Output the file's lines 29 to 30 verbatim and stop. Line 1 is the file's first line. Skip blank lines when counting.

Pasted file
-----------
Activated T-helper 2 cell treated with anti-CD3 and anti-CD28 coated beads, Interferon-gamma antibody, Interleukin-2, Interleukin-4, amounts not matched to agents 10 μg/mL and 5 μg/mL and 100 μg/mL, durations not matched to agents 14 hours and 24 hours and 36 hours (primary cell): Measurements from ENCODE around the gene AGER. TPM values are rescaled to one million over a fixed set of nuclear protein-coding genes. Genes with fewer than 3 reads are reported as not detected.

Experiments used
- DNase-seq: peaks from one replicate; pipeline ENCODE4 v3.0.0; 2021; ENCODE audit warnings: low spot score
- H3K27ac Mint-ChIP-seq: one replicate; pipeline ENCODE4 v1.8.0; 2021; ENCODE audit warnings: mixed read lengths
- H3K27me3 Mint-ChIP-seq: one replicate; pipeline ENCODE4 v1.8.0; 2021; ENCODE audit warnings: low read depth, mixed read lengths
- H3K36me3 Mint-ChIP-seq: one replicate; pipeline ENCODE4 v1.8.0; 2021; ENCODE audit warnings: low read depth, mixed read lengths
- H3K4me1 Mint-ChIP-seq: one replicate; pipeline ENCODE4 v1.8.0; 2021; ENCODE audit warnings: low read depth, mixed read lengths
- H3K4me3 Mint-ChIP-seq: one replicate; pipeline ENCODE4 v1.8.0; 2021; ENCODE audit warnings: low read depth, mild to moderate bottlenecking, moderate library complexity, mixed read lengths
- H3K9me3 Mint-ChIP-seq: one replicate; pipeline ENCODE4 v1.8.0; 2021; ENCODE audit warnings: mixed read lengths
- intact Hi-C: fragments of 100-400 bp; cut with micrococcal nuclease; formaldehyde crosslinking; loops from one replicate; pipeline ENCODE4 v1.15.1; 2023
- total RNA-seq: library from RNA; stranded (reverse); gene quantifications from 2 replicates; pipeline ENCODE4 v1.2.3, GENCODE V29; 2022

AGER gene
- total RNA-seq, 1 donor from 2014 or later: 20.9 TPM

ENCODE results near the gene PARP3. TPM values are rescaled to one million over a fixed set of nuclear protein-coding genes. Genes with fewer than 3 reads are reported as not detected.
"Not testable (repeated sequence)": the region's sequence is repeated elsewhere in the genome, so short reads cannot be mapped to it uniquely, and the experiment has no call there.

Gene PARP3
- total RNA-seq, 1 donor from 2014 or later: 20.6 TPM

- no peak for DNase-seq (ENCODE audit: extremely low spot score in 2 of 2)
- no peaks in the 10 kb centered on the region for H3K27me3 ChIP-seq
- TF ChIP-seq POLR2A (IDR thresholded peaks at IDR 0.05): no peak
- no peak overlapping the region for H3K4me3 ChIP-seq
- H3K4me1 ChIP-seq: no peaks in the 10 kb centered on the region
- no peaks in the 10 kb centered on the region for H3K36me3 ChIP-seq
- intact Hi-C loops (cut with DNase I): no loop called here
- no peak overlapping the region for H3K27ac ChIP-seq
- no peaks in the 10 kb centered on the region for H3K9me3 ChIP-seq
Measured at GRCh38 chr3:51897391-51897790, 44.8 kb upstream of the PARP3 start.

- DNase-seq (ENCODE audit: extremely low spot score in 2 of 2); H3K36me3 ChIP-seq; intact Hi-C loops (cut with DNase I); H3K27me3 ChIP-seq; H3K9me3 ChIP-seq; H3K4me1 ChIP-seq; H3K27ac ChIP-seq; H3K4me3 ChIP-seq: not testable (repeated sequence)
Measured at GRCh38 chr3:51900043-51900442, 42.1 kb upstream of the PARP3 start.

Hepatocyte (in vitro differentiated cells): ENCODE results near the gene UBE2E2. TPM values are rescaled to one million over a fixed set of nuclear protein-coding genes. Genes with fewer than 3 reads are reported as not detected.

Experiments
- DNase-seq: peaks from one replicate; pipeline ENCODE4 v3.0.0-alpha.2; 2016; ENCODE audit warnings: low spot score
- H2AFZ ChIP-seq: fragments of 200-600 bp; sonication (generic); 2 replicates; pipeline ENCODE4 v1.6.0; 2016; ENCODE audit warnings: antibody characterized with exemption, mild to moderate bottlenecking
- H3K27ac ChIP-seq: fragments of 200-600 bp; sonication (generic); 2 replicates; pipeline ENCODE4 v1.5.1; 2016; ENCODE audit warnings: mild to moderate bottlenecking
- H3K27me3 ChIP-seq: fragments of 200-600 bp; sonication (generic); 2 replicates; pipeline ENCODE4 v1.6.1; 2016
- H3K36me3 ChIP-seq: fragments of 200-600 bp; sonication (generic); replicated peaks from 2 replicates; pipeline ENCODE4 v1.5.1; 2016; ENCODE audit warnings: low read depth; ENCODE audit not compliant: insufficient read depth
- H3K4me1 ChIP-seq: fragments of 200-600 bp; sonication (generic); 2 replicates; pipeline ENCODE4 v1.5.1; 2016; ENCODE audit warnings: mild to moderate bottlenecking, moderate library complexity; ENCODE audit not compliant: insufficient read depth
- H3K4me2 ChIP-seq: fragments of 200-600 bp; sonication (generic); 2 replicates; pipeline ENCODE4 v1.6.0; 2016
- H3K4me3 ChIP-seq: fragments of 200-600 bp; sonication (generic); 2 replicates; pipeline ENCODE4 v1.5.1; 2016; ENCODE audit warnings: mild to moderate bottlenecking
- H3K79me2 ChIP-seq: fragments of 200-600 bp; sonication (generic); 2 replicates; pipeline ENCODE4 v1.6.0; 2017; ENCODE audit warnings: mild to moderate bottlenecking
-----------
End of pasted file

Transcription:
Measured at GRCh38 chr3:51900043-51900442, 42.1 kb upstream of the PARP3 start.

Hepatocyte (in vitro differentiated cells): ENCODE results near the gene UBE2E2. TPM values are rescaled to one million over a fixed set of nuclear protein-coding genes. Genes with fewer than 3 reads are reported as not detected.